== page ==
In the spirit of evidence synthesis, we have described fully our search strategy, study selection, data summary and analysis to allow replication or sensitivity analysis of any aspect of our approach. We have included every study that to our knowledge satisfies our inclusion criteria and employed techniques of estimation that allow integration of diverse outcome measures. The results are clear: the co-occurrence of a personality disorder in a person with depression is about twice as likely to be associated with a poor response as in an individual without a personality disorder. This is a robust finding which is not altered significantly by the nature of the instrument used to measure depression outcome. Furthermore, no treatment modality stands out as being more effective than any other in the treatment of a person with depression and personality disorder. The trend was for psychotherapy to be associated with poorer outcome in those with personality disorder.

Overall, about 55% of patients with personality disorder had a poor outcome compared with about 45% of those without, demonstrating that many of those with depression and personality disorder remain unwell, a feature that is particularly noticeable in the long term (Reference Kennedy, Abbott and PaykelKennedy et al, 2004; Reference Tyrer, Seivewright and JohnsonTyrer et al, 2004). The total number of patients necessary to detect this difference (or larger) with 90% power, using a (two-sided) statistical test of the difference between two proportions at the 5% level of significance, exceeds 1000. None of the individual studies approached this target. The largest, by Hirschfield et al (1998), which included over 600 patients, achieved only 70% power to detect this effect. This partly explains the confusion in the literature and reinforces the need to combine evidence from separate studies to reach a sound conclusion.

Methodological strengths and weaknesses

Our research strategy was comprehensive and studies excluded because they did not satisfy our inclusion criteria did not show important differences from the included papers. Resources to include searches for papers not written in English were unavailable.

A surprising finding was the relative dearth of studies exploring this issue either as a primary or secondary research aim. Depression is extremely common, the bread and butter of day-to-day psychiatry, and this is reflected in the research. Comorbidity with personality disorder is also common, but this is not as well reflected. Only a quarter of the studies identified as potentially useful provided the necessary data and only 14 were RCTs.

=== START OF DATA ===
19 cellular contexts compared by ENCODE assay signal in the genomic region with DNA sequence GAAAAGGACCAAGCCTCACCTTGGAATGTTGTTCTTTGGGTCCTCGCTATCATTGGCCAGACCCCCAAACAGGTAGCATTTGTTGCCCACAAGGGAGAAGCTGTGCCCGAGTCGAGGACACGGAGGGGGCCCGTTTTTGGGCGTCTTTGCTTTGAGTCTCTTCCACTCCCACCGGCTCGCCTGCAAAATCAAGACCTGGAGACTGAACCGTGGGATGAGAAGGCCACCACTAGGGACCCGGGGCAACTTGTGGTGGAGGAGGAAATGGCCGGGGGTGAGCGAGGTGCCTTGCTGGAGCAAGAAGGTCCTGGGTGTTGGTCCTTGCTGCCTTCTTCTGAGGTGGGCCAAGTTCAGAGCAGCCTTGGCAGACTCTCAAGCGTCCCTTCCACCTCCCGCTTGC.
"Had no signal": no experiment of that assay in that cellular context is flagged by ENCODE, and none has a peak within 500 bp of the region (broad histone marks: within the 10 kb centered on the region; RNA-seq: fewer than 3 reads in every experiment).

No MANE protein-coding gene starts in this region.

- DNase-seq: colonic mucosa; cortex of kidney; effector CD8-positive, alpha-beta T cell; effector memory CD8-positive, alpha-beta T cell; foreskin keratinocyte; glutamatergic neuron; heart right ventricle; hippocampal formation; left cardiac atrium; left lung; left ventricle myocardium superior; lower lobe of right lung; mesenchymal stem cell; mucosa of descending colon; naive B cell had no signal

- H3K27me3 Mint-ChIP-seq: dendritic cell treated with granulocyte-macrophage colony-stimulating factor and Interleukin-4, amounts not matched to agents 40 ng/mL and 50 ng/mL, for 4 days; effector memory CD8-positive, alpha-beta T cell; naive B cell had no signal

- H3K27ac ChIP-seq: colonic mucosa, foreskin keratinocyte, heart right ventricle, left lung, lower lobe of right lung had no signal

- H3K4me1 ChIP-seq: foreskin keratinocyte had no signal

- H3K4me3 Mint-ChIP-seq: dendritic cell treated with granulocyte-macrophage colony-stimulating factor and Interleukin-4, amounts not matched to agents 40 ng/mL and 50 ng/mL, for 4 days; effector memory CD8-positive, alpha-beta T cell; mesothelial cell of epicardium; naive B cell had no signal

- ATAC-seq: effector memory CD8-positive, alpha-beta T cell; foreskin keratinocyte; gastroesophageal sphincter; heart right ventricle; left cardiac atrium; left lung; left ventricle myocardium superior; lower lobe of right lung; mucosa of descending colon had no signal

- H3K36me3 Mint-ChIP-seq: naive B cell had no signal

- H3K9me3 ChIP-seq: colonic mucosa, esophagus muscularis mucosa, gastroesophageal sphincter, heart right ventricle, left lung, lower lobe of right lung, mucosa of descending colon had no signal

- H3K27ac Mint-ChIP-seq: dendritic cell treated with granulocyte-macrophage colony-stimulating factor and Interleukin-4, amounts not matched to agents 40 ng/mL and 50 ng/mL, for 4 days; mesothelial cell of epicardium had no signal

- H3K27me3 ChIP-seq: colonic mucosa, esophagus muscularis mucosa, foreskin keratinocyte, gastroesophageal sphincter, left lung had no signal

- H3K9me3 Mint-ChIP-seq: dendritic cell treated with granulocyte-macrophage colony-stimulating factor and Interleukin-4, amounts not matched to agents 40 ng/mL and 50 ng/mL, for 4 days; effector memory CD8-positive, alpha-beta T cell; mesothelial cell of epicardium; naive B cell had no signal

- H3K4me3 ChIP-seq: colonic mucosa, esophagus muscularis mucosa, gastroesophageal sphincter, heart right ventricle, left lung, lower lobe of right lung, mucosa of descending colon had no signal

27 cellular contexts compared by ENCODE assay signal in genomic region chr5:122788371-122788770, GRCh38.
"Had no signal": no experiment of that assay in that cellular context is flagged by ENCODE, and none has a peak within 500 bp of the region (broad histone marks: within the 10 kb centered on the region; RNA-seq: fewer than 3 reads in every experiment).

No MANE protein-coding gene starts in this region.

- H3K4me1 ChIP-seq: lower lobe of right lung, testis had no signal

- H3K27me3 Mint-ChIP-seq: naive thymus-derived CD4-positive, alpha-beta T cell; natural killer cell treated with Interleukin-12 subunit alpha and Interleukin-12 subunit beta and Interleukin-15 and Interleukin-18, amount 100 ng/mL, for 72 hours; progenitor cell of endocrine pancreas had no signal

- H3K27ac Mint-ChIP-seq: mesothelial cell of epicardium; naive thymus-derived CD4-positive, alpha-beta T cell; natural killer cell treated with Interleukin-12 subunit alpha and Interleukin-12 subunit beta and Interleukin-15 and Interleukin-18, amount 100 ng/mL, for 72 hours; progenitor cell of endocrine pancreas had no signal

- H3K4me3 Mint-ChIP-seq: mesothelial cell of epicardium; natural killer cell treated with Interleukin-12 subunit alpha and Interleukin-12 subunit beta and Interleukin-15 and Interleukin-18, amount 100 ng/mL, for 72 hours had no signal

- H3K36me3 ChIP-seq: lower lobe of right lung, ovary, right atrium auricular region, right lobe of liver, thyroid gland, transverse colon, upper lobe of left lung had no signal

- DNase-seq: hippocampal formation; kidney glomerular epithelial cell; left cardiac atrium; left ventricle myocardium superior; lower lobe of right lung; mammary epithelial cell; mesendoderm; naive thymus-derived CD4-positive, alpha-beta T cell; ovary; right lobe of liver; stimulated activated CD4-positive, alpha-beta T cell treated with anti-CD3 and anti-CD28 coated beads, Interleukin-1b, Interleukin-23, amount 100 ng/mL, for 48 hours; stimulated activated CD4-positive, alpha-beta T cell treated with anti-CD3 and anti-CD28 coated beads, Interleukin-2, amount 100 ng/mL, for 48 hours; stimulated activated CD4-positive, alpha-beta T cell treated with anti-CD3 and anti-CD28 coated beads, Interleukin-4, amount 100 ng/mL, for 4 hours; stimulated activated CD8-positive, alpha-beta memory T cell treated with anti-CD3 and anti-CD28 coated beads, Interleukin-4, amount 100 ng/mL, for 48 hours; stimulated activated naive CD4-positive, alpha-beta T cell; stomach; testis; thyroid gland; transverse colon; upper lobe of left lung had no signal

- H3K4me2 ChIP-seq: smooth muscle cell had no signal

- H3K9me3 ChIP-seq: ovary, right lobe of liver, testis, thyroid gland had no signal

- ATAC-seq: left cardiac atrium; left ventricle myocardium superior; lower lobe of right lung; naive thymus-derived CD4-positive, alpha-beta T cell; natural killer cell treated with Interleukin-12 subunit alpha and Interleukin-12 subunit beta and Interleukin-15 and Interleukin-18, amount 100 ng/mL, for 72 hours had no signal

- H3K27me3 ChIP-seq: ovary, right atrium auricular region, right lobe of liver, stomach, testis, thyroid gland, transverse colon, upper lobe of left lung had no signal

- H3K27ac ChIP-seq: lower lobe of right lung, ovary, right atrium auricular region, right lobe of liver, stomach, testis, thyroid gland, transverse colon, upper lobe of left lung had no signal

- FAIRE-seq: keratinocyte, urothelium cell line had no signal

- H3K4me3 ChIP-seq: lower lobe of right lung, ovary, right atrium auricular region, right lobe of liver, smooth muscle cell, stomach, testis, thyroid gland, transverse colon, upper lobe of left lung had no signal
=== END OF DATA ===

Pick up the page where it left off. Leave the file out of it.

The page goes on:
Our findings do not indicate whether the influence of personality disorder is independent of intervention. They suggest, however, that the treatment of depression with psychotherapy may be less effective in those with personality disorder. A recent study using interpersonal psychotherapy as maintenance treatment for women with depression found higher rates of recurrence and more rapid relapse in a subgroup with personality disorder (Reference Cyranowski, Frank and WinterCyranowski et al, 2004). It also found an increased need for pharmacotherapy, broadly supporting this conclusion. This somewhat counterintuitive finding needs cautious interpretation as the total numbers are not large and no effort has been made to substratify psychological treatment modalities. A specific type of psychological approach might have merit in this group, as has been shown for the specific treatment of borderline personality disorder (Reference Linehan, Armstrong and SuarezLinehan et al, 1991; Reference Bateman and FonagyBateman & Fonagy, 1999; Reference Verheul, van den Bosch and KoeterVerheul et al, 2003). The better result with drug treatment may also be a direct effect of treatment on personality pathology, as has been suggested in recent studies (Reference Ekselius and von KnorringEkselius & von Knorring, 1998; Reference Fava, Farabaugh and SickingerFava et al, 2002). There also might be important variation between the effects of different antidepressants in the presence of personality disorder (Reference Mulder, Joyce and LutyMulder et al, 2003). The merits of combined drug and psychological treatment are also not yet known in the presence of personality disorder (Reference Kool, Dekker and DuijsensKool et al, 2003; Reference De Jonghe, Hendriksen and van Alstde Jonghe et al, 2004).